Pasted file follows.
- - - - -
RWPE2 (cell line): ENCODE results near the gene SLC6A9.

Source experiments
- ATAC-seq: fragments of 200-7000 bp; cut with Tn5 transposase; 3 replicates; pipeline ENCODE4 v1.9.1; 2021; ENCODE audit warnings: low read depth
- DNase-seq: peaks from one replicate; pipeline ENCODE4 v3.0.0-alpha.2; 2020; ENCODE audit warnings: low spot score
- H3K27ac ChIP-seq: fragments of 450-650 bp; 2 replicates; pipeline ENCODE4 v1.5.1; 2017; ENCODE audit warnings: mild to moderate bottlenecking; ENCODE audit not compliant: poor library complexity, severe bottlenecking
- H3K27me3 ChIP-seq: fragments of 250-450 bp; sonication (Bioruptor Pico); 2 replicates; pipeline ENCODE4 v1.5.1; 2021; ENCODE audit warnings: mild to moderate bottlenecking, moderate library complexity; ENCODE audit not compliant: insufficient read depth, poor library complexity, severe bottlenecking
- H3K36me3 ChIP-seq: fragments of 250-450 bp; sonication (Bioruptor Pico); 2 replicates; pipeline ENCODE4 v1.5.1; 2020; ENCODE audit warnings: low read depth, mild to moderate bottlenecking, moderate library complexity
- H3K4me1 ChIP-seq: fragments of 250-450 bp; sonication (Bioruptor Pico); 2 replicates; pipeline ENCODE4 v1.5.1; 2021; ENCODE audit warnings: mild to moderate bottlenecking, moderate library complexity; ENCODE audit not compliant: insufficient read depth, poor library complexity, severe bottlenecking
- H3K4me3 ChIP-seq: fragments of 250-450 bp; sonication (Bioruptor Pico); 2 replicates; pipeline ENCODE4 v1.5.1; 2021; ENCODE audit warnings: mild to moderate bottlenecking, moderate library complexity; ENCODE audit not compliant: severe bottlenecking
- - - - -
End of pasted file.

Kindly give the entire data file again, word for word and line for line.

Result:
RWPE2 (cell line): ENCODE results near the gene SLC6A9.

Source experiments
- ATAC-seq: fragments of 200-7000 bp; cut with Tn5 transposase; 3 replicates; pipeline ENCODE4 v1.9.1; 2021; ENCODE audit warnings: low read depth
- DNase-seq: peaks from one replicate; pipeline ENCODE4 v3.0.0-alpha.2; 2020; ENCODE audit warnings: low spot score
- H3K27ac ChIP-seq: fragments of 450-650 bp; 2 replicates; pipeline ENCODE4 v1.5.1; 2017; ENCODE audit warnings: mild to moderate bottlenecking; ENCODE audit not compliant: poor library complexity, severe bottlenecking
- H3K27me3 ChIP-seq: fragments of 250-450 bp; sonication (Bioruptor Pico); 2 replicates; pipeline ENCODE4 v1.5.1; 2021; ENCODE audit warnings: mild to moderate bottlenecking, moderate library complexity; ENCODE audit not compliant: insufficient read depth, poor library complexity, severe bottlenecking
- H3K36me3 ChIP-seq: fragments of 250-450 bp; sonication (Bioruptor Pico); 2 replicates; pipeline ENCODE4 v1.5.1; 2020; ENCODE audit warnings: low read depth, mild to moderate bottlenecking, moderate library complexity
- H3K4me1 ChIP-seq: fragments of 250-450 bp; sonication (Bioruptor Pico); 2 replicates; pipeline ENCODE4 v1.5.1; 2021; ENCODE audit warnings: mild to moderate bottlenecking, moderate library complexity; ENCODE audit not compliant: insufficient read depth, poor library complexity, severe bottlenecking
- H3K4me3 ChIP-seq: fragments of 250-450 bp; sonication (Bioruptor Pico); 2 replicates; pipeline ENCODE4 v1.5.1; 2021; ENCODE audit warnings: mild to moderate bottlenecking, moderate library complexity; ENCODE audit not compliant: severe bottlenecking